Intact Galvanic Skin Responses and Impaired Self-Reports in Response to Emotional Pictures in High-Functioning Autism

Dorit Ben Shalom, S. H. Mostofsky, R. L. Hazlett, M. C. Goldberg, D. R. McLeod, R. Hoehn-Saric

Research output: Contribution to journalArticlepeer-review

12 Scopus citations

Abstract

Impairment in reciprocal social interaction, which often involves social-emotional relations, is one of the defining features of autism. Neurologically, there is growing evidence for an abnormality in a system including the amygdala and the medial prefrontal cortex. LeDoux distinguished between amygdaloid physical emotions (for example, "being in a state of fear") and their corresponding prefrontal feelings (for example, "feeling afraid"). To provide insight into what aspects of the "amygdala-frontal" circuits might be affected, we decided to measure emotional responses and subject reports about feelings in children with autism. If individuals with autism have emotionally related activation of the amygdala, some high-functioning people with autism might be able to label some of the physical emotions based on observable behavior and physical responses.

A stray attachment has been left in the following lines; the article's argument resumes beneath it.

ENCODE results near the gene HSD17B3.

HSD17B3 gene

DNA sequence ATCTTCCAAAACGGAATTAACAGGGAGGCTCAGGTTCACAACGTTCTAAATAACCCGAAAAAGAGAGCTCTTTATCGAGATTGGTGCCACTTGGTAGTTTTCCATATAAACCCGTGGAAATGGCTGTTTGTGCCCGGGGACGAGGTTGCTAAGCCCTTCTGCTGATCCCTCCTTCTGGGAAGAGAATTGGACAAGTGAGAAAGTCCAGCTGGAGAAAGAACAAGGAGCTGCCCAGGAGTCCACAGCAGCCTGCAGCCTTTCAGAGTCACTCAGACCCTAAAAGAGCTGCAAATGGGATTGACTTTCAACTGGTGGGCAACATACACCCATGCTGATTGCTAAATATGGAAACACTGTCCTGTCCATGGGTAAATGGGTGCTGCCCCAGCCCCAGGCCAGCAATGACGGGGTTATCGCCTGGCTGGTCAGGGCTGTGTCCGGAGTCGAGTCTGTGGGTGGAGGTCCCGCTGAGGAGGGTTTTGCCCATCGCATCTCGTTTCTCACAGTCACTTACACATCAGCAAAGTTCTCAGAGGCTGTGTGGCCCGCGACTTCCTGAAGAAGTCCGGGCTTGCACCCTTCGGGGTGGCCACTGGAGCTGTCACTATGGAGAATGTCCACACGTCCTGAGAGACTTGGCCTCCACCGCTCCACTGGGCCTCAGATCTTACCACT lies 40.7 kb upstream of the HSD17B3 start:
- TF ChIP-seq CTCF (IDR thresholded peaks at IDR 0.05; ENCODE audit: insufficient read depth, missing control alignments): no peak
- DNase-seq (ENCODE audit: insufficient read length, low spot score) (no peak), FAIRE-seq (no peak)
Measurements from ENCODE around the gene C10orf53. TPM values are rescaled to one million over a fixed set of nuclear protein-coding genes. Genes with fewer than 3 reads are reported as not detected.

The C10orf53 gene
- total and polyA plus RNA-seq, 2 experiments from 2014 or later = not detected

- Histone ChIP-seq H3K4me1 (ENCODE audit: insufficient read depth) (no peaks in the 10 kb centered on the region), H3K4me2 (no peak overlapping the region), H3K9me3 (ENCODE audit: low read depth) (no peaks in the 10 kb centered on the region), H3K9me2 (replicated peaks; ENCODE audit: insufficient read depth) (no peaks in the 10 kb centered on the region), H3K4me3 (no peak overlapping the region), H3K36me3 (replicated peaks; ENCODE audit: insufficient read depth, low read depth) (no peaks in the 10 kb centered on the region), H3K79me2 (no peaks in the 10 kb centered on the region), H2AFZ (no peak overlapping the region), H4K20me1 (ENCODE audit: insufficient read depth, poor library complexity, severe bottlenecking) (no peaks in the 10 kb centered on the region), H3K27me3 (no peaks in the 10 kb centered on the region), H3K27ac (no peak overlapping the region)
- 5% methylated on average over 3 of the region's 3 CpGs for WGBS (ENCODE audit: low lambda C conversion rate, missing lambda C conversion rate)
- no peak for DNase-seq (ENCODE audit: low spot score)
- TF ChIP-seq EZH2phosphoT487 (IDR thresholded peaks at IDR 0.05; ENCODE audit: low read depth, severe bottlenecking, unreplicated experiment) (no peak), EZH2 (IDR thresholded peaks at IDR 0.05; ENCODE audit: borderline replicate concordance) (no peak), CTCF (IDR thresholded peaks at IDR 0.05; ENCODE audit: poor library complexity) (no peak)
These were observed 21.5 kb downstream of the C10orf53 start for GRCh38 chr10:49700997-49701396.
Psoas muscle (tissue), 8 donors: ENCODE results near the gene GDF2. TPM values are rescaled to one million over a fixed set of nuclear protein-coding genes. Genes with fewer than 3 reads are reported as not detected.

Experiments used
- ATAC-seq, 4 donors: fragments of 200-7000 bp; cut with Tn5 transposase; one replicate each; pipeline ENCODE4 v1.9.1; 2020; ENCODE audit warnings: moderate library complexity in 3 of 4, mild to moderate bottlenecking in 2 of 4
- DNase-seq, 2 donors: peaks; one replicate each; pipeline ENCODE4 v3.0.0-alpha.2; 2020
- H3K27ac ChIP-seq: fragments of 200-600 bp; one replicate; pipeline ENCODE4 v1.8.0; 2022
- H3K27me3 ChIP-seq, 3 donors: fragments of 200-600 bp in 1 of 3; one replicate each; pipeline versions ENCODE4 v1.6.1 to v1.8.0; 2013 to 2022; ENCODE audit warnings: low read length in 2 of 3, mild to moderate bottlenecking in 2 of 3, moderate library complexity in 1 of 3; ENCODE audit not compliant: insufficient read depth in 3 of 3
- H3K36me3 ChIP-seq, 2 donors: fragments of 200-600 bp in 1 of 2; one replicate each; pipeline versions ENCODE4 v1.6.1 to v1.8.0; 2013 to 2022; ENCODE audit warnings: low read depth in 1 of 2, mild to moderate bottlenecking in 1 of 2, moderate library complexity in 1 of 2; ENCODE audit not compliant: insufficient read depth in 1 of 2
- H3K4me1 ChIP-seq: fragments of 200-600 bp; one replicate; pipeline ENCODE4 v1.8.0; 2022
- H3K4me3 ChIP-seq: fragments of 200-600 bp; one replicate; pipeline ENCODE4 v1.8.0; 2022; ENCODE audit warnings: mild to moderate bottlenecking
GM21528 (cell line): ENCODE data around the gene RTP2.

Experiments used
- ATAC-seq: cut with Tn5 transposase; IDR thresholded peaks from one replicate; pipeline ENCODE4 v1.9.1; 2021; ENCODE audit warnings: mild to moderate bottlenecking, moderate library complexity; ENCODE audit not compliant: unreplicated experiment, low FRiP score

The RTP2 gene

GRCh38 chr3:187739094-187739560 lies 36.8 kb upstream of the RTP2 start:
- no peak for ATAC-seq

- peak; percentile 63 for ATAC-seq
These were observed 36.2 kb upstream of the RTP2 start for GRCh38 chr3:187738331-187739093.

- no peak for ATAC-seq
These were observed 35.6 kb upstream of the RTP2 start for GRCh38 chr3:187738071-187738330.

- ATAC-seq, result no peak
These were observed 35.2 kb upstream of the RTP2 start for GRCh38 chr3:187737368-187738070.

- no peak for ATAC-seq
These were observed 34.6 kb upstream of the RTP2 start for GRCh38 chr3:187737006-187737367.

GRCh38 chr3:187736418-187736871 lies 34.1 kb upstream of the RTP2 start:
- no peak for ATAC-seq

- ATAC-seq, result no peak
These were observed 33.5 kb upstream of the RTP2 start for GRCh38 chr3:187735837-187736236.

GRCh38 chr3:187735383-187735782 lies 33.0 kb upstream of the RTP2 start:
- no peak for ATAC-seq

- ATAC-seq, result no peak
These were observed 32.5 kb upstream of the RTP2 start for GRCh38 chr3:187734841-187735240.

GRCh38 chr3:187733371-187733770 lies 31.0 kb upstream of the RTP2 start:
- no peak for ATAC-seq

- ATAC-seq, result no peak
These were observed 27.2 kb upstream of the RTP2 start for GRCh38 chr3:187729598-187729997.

Original languageEnglish GB
Pages (from-to)501-504
Number of pages4
JournalAnnals of the New York Academy of Sciences
Volume985
Issue number1
DOIs
StatePublished - 2003

Keywords

  • Amygdala
  • Autism
  • Galvanic skin responses
  • Medial prefrontal cortex
  • Self-reports

ASJC Scopus subject areas

  • Neuroscience (all)
  • Biochemistry, Genetics and Molecular Biology (all)
  • History and Philosophy of Science

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